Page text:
By Anamaria Scaperlanda Biddick
“They’ll know we are Christians by our love,” we sang regularly at my Lutheran early primary school. “And we pray that all unity may one day be restored,” we students continued, about half of us Catholic. As an elementary-schooler, I only had the vaguest notion that they were Christian, but that they did things differently. Mainly, I knew, they did not have Mass, nor did they regularly make the sign of the cross.
Now, on the 500th anniversary of the Reformation, I know much more about the different practices and beliefs of different Christians as well as the disunity that exists between us.
The brokenness of the body of Christ – the splintering off at the Reformation that continues to splinter every year – is by now deep-seated and inherited. Many Protestants strive to follow Christ with their whole lives, without having a clear idea that they are even protesting anything, let alone what it is or what the Catholic Church teaches. These divisions sadden me deeply.
I am saddened, too, by so many good and holy Christians cut off, by choices of their ancestors, from the deep communion with Christ found in the Eucharist, the wellspring of Sacramental grace in the Church, and the traditional practices that interweave our faith with our daily life.
At times in my life, I have worked on collaborative projects with other Christians, sharing what we can. Though far from achieving complete communion with one another, these types of projects do bring a degree of unity among Christians.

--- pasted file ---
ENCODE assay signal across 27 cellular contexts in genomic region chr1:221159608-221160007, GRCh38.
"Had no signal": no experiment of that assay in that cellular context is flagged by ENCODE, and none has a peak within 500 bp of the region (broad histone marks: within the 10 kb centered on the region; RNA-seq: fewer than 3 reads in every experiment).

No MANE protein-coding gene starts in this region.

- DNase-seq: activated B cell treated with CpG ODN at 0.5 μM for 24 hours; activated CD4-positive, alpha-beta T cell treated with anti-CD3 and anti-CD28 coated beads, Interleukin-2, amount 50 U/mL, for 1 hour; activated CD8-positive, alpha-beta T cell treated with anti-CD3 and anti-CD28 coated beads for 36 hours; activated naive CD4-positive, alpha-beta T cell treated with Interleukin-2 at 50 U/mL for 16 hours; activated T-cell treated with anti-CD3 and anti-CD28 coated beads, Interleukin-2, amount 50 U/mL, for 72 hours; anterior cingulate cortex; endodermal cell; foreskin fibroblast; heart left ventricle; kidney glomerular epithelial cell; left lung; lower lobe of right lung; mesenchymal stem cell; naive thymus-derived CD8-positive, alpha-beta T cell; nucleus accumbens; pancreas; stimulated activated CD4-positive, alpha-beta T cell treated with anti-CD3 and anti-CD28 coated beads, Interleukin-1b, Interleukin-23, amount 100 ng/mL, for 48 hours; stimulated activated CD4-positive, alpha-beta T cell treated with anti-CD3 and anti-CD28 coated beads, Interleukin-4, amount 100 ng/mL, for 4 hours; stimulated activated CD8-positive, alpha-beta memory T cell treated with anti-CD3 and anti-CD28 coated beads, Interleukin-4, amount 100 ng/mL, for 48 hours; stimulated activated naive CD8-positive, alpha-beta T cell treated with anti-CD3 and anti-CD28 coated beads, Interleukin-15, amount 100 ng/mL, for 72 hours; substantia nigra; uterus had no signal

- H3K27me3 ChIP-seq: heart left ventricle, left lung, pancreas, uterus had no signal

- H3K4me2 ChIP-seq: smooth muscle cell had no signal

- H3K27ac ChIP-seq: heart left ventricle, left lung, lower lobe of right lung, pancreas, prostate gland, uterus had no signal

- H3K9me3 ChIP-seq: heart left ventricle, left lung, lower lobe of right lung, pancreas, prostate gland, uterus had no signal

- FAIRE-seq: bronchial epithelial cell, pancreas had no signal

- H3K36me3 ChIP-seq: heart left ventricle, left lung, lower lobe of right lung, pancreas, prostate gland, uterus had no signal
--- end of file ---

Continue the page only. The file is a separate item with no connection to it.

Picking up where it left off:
My first good job was at an “inter-denominational” school that was almost entirely run by Protestants. It was a lovely school with good people who took teaching, education and living a Christian life seriously. The parents (unlike parents at many schools) knew that they were on the same side as the teachers – that we teachers were helping them raise their children to know God. They taught me a lot about being a Christian parent.
At times while there, I was bewildered, unsure that we were even talking about the same faith. Their language of faith took time to learn, but when I did, I was able to appreciate their insights about the obstacles to living the faith.
At other times, I naively tried to convince my colleagues to even consider turning toward Rome through intellectual argument, but I realized very few people are willing to break from the tradition of their parents and grandparents from intellectual argument alone. They need to see the richness of Christian life lived in the Church – and that I can’t show them if they aren’t interested.
As an adult, do I even pray for Christian unity, or do I regard it as an impossible dream? Do I work toward unity by collaborating with other Christians when I can, and by sharing the fullness of Christian life found in the Church? When I work for unity, do I trust God to make that unity complete, or do I think that convincing others to turn toward Rome is entirely up to me?
Now, after years of living and working among Protestants, I have begun a list of ways we can work toward unity.
Work together with other Christians when we can. Learn from them when we are able. Attend or otherwise celebrate the baptisms of friends and their children, even if they are not baptized as babies. Invite others into our liturgical lives. Respect the freedom of others. Recognize when we have to stand apart to fully live a Christian life. Most of all, trust and pray to God to bring renewed unity to his Church.